At around midday the British and Indian cavalry issued from the cantonment and began the work of dispersing the remaining Afghan forces and pursuing the retreating tribesmen, while the infantry cleared the villages in the area of the cantonment.
No quarter was given to Afghans found in the area with weapons.
On the morning of the 24th December 1879 Roberts prepared to eject the Afghans from Kabul city when he received news that Mohammed Jan’s enormous army had completely dispersed.
In spite of the pursuit by the British and Indian cavalry Mohammed Jan and his entourage escaped to Ghuznee.
British and Indian casualties were 33. General Roberts estimated that the Afghan casualties, almost all killed, were 3,000.
The British and Indian governments, relieved at the success of the battle, now required the enormous expense of the Afghan War to be brought to an end. Over the following 6 months a new Ameer was found in Abdurrahman and preparations made to withdraw the army to India. In the spring of 1880 Major General Stewart would march from Kandahar and take Ghuznee and the combined forces would withdraw by the Khyber route. Kandahar would be created as a separate state and a British/Indian garrison retained.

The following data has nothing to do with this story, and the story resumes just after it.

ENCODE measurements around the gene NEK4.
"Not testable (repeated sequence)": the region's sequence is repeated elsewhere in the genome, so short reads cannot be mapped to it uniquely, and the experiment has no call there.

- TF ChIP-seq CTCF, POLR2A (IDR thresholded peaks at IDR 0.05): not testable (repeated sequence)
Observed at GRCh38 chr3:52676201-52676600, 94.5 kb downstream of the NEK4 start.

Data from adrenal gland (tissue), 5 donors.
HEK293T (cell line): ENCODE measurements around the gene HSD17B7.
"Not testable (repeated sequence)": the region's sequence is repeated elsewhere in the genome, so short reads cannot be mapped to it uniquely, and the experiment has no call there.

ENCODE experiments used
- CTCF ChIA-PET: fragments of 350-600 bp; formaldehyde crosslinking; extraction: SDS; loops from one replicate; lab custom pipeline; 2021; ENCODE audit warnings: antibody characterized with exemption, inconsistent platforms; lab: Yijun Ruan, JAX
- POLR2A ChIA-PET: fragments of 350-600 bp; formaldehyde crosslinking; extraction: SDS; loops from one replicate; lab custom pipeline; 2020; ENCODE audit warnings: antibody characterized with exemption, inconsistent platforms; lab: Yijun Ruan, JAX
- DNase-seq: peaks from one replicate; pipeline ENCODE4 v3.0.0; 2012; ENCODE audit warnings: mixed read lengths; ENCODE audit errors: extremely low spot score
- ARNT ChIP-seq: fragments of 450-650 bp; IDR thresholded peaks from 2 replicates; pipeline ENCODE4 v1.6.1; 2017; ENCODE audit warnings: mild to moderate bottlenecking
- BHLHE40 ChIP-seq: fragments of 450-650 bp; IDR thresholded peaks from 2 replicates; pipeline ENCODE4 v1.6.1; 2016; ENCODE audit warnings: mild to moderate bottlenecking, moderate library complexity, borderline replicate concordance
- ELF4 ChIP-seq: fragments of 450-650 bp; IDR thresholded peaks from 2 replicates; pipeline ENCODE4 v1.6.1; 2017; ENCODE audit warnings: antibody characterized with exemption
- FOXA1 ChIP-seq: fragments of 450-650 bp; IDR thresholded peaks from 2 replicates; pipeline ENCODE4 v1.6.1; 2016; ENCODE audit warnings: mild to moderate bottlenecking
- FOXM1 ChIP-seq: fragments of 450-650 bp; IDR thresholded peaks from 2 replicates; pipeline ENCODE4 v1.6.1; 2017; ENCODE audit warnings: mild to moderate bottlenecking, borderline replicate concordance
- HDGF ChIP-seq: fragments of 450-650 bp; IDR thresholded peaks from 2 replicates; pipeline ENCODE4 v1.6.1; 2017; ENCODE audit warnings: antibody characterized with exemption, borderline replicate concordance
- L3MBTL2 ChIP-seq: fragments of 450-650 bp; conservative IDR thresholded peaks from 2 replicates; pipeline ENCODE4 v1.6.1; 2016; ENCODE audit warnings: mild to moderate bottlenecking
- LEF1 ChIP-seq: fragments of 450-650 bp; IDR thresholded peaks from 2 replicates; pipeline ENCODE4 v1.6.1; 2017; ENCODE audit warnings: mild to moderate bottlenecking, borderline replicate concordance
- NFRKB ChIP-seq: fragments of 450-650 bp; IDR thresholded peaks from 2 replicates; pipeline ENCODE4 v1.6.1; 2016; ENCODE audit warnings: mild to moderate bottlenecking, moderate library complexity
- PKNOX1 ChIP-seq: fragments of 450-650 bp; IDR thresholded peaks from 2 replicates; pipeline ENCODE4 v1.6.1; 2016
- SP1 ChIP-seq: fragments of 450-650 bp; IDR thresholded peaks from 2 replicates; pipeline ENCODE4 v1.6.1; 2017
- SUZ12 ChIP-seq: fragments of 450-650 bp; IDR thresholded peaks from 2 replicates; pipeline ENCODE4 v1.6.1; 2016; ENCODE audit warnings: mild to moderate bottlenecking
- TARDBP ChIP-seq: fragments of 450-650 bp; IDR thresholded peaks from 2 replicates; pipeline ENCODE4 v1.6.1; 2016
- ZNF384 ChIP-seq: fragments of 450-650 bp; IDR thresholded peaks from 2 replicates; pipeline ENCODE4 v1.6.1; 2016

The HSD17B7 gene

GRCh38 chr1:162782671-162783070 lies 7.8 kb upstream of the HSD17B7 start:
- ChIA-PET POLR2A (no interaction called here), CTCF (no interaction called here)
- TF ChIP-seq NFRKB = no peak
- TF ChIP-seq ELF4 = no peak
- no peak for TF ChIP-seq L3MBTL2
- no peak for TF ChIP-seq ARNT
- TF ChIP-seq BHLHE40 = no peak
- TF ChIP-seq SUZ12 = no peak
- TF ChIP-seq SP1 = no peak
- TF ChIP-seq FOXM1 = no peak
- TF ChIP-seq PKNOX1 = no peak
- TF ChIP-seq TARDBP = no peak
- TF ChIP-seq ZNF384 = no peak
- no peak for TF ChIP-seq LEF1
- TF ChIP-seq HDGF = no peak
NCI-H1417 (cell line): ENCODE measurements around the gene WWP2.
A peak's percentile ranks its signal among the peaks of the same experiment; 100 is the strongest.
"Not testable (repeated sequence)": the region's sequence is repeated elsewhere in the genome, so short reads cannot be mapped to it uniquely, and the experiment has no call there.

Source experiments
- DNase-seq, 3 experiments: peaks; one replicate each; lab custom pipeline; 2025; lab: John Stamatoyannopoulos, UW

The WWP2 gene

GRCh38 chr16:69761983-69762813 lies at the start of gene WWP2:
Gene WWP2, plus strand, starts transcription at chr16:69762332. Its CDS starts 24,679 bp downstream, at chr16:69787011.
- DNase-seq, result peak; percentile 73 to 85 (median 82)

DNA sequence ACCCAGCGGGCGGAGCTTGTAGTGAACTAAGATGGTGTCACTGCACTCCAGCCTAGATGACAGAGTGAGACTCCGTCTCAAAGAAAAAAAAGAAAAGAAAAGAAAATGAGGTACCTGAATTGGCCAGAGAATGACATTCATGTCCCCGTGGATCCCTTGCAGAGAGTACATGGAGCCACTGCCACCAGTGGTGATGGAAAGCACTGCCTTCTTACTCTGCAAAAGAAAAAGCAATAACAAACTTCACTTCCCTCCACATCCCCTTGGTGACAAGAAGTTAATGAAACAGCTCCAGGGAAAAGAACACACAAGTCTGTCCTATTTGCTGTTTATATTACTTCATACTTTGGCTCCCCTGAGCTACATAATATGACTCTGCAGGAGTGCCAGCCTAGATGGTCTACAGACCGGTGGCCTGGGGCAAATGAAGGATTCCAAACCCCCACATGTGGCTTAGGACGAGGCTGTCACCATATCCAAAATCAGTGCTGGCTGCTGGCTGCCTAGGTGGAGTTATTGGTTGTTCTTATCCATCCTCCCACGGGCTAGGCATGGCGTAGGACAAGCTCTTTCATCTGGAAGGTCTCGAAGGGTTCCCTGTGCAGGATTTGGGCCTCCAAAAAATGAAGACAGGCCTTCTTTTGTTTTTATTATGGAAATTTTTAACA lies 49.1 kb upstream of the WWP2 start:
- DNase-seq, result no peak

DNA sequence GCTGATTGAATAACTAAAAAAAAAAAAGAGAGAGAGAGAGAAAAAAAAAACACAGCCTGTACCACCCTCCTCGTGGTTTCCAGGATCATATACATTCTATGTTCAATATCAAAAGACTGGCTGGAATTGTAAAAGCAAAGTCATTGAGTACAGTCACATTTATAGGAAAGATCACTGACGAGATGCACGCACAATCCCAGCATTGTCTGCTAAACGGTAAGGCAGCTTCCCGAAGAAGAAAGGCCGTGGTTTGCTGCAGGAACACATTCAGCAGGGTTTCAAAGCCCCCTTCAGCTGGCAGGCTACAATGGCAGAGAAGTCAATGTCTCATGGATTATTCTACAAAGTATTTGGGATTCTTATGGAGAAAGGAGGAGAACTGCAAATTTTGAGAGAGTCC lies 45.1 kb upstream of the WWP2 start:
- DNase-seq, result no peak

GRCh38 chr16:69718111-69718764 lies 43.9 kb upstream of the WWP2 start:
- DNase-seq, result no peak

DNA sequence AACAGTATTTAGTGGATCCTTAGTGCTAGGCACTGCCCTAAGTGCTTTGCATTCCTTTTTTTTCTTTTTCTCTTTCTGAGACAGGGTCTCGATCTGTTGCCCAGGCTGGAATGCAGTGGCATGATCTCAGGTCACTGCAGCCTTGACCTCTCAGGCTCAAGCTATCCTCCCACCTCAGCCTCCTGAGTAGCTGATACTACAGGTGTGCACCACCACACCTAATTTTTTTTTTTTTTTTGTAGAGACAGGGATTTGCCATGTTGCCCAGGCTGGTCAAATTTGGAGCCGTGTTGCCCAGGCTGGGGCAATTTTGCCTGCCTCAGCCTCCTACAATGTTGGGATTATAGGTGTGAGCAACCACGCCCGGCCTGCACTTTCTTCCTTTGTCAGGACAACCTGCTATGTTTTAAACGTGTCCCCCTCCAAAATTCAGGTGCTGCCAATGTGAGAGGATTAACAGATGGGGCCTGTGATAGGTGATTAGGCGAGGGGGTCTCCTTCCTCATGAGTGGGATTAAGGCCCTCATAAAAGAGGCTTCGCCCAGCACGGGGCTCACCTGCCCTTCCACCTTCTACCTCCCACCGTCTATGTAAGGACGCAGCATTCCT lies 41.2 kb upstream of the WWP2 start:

However the British and Indian armies still had three hard battles left to fight, with the outbreak of serious trouble in Southern Afghanistan.
The Road to Kabul - the Second Afghan War 1878 to 1881 by Brian Robson.
Recent British Battles by Grant.
The Afghan War medal issued to a trooper in the 10th Hussars with the clasp Ali Masjid. With thanks to Historik Orders of Greenwich, Connecticut, USA (right)
The Kabul and Kandahar Star, issued to those regiments that fought at Kabul, took part in General Roberts’ march to Kandahar and in the battle at Kandahar. With thanks to Historik Orders of Greenwich, Conn. USA. (left)